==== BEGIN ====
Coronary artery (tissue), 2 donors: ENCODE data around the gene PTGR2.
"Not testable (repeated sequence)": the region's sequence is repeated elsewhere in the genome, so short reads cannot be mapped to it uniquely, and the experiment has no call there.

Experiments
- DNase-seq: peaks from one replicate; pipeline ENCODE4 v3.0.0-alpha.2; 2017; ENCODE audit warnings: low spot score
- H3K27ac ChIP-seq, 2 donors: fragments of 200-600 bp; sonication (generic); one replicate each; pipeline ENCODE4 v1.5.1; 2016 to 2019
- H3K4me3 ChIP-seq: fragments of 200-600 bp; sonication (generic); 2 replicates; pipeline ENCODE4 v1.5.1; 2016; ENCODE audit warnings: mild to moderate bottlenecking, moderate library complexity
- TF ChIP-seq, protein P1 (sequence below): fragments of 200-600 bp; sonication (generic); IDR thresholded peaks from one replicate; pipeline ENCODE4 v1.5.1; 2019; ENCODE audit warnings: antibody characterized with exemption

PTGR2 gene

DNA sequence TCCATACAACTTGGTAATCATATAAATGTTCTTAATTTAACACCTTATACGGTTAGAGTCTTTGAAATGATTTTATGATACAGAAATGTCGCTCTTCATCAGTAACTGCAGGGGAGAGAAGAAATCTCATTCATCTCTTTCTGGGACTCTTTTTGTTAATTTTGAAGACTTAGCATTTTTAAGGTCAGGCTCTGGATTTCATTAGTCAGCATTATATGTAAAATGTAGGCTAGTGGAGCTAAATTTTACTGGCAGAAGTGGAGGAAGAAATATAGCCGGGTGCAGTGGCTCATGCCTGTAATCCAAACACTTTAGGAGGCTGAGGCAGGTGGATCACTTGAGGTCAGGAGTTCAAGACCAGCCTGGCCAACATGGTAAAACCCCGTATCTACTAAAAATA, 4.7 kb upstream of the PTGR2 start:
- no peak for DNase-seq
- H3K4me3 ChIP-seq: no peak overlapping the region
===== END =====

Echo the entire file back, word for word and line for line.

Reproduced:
Coronary artery (tissue), 2 donors: ENCODE data around the gene PTGR2.
"Not testable (repeated sequence)": the region's sequence is repeated elsewhere in the genome, so short reads cannot be mapped to it uniquely, and the experiment has no call there.

Experiments
- DNase-seq: peaks from one replicate; pipeline ENCODE4 v3.0.0-alpha.2; 2017; ENCODE audit warnings: low spot score
- H3K27ac ChIP-seq, 2 donors: fragments of 200-600 bp; sonication (generic); one replicate each; pipeline ENCODE4 v1.5.1; 2016 to 2019
- H3K4me3 ChIP-seq: fragments of 200-600 bp; sonication (generic); 2 replicates; pipeline ENCODE4 v1.5.1; 2016; ENCODE audit warnings: mild to moderate bottlenecking, moderate library complexity
- TF ChIP-seq, protein P1 (sequence below): fragments of 200-600 bp; sonication (generic); IDR thresholded peaks from one replicate; pipeline ENCODE4 v1.5.1; 2019; ENCODE audit warnings: antibody characterized with exemption

PTGR2 gene

DNA sequence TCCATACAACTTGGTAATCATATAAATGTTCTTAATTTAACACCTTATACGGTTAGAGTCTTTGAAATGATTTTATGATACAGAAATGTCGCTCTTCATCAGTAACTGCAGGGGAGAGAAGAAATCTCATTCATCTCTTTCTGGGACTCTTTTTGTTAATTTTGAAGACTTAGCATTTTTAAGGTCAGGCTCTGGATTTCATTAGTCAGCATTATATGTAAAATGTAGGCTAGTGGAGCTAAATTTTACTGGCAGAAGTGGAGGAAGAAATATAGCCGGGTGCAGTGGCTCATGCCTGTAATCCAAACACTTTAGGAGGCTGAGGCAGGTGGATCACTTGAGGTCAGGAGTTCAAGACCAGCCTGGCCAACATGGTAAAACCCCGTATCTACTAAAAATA, 4.7 kb upstream of the PTGR2 start:
- no peak for DNase-seq
- H3K4me3 ChIP-seq: no peak overlapping the region